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Edited by Crethi Plethi

Chuck Hagel


While the confirmation hearing for Secretary of Defense nominee Chuck Hagel by the Senate Armed Services Committee is set for Jan 31, Sen. Hagel faces strong opposition from several Republican senators and retired U.S. military leaders, who are critical of his past statements on defense budget cuts, nuclear weapons, Israel, Hamas and Iran.

On Tuesday, Jan 29, a most distinguished and highly decorated group of fourteen retired U.S. Generals and Admirals, representing all branches of the United States Armed Forces, has signed a letter opposing Barack Obama’s pick for Secretary of Defense, Sen. Chuck Hagel.

According to the Center for Security Policy website, the letter was addressed to the Chairman (Sen. Carl Levin) and Ranking Member (Sen. James Inhofe) of the Senate Armed Services Committee. The letter raises several concerns about the nomination of Sen. Chuck Hagel, including:

  • Sen. Hagel’s support for further cuts to the defense budget. Sen. Hagel stated in late August 2011 that the Pentagon is “bloated” and needs to be “pared down”, contrary to Sec. Panetta’s and Chairman Dempsey’s views that sequestration — the additional hundreds of billions in across-the-board cuts to defense that go well beyond the $787 billion in cuts already sustained by the Department since Sec. Gates’ tenure — would be “disastrous for the defense budget” and “very high risk” to national security;
  • Sen. Hagel’s support for the global elimination of nuclear weapons. Sen. Hagel is a public supporter of the “Global Zero” Initiative, the goal of which is the “elimination of all nuclear weapons.” This stance is ill-advised for any Secretary of Defense, as Russia and China continue to modernize their nuclear capabilities while North Korea and Iran move closer to obtaining them.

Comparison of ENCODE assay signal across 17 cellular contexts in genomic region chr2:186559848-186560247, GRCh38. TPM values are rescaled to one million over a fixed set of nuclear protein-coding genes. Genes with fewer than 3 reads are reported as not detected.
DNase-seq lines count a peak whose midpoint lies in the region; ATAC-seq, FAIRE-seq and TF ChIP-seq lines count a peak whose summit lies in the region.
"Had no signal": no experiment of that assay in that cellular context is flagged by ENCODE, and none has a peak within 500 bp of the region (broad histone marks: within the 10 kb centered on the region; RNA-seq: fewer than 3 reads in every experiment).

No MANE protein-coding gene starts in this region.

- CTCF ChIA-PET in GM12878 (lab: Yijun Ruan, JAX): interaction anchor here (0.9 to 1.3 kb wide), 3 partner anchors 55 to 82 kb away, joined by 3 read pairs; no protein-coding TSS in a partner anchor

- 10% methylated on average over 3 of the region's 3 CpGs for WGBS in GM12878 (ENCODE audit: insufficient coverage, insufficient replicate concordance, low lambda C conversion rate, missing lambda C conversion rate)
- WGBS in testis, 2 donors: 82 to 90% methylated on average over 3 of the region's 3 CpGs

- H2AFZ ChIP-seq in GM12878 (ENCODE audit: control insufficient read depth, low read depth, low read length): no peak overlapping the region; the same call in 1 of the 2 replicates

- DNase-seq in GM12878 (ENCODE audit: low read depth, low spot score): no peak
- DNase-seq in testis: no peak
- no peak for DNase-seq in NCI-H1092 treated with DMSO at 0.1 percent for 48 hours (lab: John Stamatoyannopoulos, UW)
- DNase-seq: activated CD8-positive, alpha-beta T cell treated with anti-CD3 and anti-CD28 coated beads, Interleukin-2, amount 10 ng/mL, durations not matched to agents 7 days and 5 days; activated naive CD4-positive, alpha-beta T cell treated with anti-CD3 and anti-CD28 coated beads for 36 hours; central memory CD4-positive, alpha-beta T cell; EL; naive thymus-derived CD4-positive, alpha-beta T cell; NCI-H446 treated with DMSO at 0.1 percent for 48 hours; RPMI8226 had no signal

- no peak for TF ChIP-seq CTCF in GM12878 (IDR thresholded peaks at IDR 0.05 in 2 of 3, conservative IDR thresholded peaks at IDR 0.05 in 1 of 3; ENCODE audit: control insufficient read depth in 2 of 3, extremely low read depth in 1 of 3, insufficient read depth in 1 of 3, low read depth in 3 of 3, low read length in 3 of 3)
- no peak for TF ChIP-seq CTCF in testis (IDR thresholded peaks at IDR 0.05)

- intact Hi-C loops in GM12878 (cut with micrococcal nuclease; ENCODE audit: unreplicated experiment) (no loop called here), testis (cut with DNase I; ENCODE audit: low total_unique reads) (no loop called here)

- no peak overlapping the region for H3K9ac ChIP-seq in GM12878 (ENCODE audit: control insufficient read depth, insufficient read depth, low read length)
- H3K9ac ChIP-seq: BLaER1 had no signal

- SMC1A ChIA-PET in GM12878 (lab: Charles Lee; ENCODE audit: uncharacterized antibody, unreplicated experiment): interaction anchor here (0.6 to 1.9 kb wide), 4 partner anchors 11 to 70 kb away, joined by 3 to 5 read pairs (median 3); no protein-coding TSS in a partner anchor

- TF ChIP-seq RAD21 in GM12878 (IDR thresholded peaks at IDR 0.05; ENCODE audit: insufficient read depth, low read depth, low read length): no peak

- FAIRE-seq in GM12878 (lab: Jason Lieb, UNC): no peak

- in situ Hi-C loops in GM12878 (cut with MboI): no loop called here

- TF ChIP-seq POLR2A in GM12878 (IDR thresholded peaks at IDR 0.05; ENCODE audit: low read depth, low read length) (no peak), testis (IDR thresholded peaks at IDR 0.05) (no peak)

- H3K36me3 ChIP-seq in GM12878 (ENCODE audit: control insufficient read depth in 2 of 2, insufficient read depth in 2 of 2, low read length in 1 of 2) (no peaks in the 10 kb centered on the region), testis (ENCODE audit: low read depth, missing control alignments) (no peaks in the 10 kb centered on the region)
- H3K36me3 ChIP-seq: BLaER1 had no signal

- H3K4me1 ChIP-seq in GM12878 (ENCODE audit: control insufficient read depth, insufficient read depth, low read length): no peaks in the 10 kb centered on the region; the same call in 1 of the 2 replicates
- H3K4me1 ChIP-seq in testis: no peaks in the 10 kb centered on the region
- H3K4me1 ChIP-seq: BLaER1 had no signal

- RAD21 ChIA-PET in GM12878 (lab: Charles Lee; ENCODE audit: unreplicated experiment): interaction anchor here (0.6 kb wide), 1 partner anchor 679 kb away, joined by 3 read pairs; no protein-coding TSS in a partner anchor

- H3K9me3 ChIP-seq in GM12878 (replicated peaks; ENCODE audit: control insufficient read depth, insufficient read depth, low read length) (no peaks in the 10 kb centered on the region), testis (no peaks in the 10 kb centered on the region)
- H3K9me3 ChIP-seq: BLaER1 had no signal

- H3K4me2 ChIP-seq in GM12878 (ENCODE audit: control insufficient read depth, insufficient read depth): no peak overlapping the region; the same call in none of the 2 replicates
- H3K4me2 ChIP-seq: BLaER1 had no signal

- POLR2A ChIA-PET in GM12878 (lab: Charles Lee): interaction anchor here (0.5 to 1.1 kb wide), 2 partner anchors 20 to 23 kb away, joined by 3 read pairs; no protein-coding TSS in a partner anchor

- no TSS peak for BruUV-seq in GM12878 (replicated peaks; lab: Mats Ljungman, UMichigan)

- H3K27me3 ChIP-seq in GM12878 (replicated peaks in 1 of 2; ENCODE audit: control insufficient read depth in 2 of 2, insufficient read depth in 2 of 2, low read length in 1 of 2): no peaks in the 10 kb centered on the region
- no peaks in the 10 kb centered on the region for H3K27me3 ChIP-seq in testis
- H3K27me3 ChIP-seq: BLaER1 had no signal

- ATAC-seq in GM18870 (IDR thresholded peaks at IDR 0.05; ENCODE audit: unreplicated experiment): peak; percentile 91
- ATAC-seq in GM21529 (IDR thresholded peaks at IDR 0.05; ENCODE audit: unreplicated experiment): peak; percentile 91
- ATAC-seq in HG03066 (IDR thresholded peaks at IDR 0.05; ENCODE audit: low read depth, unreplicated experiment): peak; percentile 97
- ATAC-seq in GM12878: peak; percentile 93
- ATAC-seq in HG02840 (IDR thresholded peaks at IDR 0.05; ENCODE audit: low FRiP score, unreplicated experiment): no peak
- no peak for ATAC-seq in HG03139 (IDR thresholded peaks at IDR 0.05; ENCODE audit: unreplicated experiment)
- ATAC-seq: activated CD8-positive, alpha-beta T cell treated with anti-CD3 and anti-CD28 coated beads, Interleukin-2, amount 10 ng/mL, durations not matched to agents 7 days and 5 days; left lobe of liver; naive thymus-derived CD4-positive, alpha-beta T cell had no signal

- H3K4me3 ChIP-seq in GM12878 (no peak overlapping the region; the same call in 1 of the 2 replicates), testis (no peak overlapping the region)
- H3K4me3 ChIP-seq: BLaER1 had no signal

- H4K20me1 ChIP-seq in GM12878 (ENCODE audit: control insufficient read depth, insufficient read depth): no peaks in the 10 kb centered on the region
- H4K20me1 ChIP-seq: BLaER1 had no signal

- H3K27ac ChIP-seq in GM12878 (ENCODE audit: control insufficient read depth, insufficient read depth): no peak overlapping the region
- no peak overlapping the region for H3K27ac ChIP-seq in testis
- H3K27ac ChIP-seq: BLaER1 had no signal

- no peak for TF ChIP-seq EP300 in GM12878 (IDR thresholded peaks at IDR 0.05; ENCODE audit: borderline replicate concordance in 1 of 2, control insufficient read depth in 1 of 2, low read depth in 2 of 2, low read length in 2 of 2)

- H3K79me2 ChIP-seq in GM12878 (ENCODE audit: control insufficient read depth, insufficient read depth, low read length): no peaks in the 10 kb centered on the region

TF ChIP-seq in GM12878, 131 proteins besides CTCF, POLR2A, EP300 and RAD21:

• Sen. Hagel’s hostility towards Israel. Sen. Hagel has demonstrated an abiding hostility towards Israel, a view that would be detrimental to our national defense and perhaps perilous to our only stable, reliable ally in the Middle East were he to become Secretary.
  • Sen. Hagel’s outlook towards Iran. Sen. Hagel repeatedly opposed sanctions against Iran while serving in the Senate, and in 2006 stated that “a military strike against Iran, a military option, is not a viable, feasible, responsible option” — an ill-advised statement that undercuts the effectiveness of both diplomatic and military policies to prevent Iran from obtaining nuclear weapons capabilities.

The conservative Americans for a Strong Defense (ASD) organization also announced their opposition to Chuck Hagel’s nomination on its website,

“Hagel’s stances — his opposition to sanctions, his belief that America is too powerful and plays too prominent a role in the world, his view that America can convince rogue states to disarm only if we disarm first — sends a dangerous signal to nations such as Iran and North Korea.”

Read the full text of the letter below:

29 January, 2013

Dear Chairman Levin and Ranking Member Inhofe:

As individuals who were privileged to serve our country as flag and general officers in the United States military, we write to you to express our deep concerns about the nomination of former Senator Chuck Hagel to serve as Secretary of Defense.

Our nation faces enormous national security challenges as we enter 2013. Addressing those challenges will require leadership at the Pentagon that recognizes the gravity of the threats we face and understands the requirement for a formidable military capable of deterring and, if necessary, overcoming them. Senator Hagel’s record on key issues indicates he is not such a leader.

First, Sen. Hagel stated on 29 August, 2011: “The Defense Department, I think in many ways has been bloated…I think the Pentagon needs to be pared down.” This statement seems to ignore the fact that, the Budget Control Act of 2011 had already cut $487 billion from the defense budget over ten years — let alone that this round of reductions comes on top of the more than $300 billion in cuts that took place under then-Secretary Robert Gates.